At an event in Killeen this week the Texas Higher Education Coordinating Board unveiled progress toward the states’ 60x30TX plan, which “aims to ensure 60 percent of adults, ages 25 to 34, will earn a college certificate or degree by 2030.” The number of Texans with degrees or certificates currently is just under 40 percent. Increasing this number is critical to the state’s future as some “estimates have shown that 65 percent of all new jobs by the year 2020 will require postsecondary education and training beyond high school.”
The San Antonio Express-News editorialized about the plan, applauding progress, but encouraging more Texans to get actively involved “A skilled and educated workforce does not just happen. It is a united effort that requires support on many fronts. We can all play a role. It can be by supporting local school bond issues, casting ballots in school board races, mentoring and volunteering in schools, and supporting the local legislative delegation on tough budget votes when it comes to public and higher education.”
Texas A&M has enrolled 68,625 students this fall – more students than ever before. 62,527 of those students are on the main campus in College Station with the remaining students in satellite locations such as Qatar and Galveston. The school an increase in Hispanic and Latino applicants up from 13,130 in 2016 to 14,084 this semester. Texas A&M Director of Recruitment Lynn Barnes said of the growth, "The state of Texas, if you look at the census data, is changing … We, as a land-grant public university, want to change along with that and serve the students here in Texas by providing access. We are doing our best to reach out to any student who might want to come to A&M and there are a lot of great students who are taking us up on that offer and doing well here."
A new state law passed this spring will address the challenge of developmental education in Texas. Currently, many students enrolling in community college are forced to take remedial courses (which adds costs and time), because they are not academically prepared for college. "We have students walking in our door who are reading at a ninth-grade level," said San Jacinto College administrator Rebecca Goosen. According to the Texas Tribune, the law will “dramatically shake up how most community colleges prepare their students for the rigor of higher education.” “These students need advising, they need direction, and what we are doing now simply isn't working," said Rep. Helen Giddings, D-DeSoto, who authored the law, House Bill 2223.
This week the Nobel Prize in Literature was awarded to Kazuo Ishiguro. Ishiguro’s archives are available for students, researchers and the public at the Harry Ransom Center at UT Austin. “Ishiguro joins other Nobel laureates represented in the Ransom Center’s collections including Samuel Beckett, Pearl Buck, J.M. Coetzee, T.S. Eliot, William Faulkner, Gabriel García Márquez, Ernest Hemingway, Doris Lessing, George Bernard Shaw, Isaac Bashevis Singer, John Steinbeck and W.B. Yeats.”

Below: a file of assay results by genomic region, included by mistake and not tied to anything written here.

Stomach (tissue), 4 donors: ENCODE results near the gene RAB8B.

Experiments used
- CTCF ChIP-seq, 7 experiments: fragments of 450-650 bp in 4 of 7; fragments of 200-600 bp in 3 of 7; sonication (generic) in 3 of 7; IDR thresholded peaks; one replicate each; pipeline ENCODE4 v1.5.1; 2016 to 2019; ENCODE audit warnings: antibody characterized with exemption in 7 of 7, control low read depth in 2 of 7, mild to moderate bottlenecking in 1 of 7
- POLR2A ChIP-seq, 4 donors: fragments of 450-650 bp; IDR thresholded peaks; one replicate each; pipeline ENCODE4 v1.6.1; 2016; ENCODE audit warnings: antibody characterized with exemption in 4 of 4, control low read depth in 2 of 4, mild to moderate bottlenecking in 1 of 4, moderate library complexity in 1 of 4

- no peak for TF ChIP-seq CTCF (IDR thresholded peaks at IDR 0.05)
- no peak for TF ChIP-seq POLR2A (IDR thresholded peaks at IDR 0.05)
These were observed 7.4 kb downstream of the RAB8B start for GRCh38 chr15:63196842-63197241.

The George H.W. Bush Library announced a 20th anniversary celebration turned benefit that will honor the victims of Hurricanes Harvey, Irma and Maria on the campus of Texas A&M University on Oct. 21. The Deep from the Heart: One America Appeal, will be headlined by Alabama, Lyle Lovett, the Gatlin Brothers and Robert Earl Keen among others and will be attended by all five living ex-presidents.
Week of October 8, 2017
On this day in 1839, the Congress of the Republic of Texas set aside 221,420 acres to endow two universities, demonstrating the State’s early commitment to public higher education. Those two institutions would become Texas A&M University and The University of Texas at Austin. The rest, as they say, is history.Continue reading
On The Higher Ed Horizon
“University leaders began this year  expecting a bruising Texas legislative session, but they came out mostly unscathed. In many ways, the year will be remembered more for what happened on campus — not in the Capitol,” according to a roundup of higher ed news by the Texas Tribune. Funding, culture wars, tuition, #MeToo and Hurricane Harvey were just a few of the top stories that dominated headlines in 2017. With one week of 2018 under our belt, we’re already seeing a little more of the same – campus issues dominating higher ed headlines.Continue reading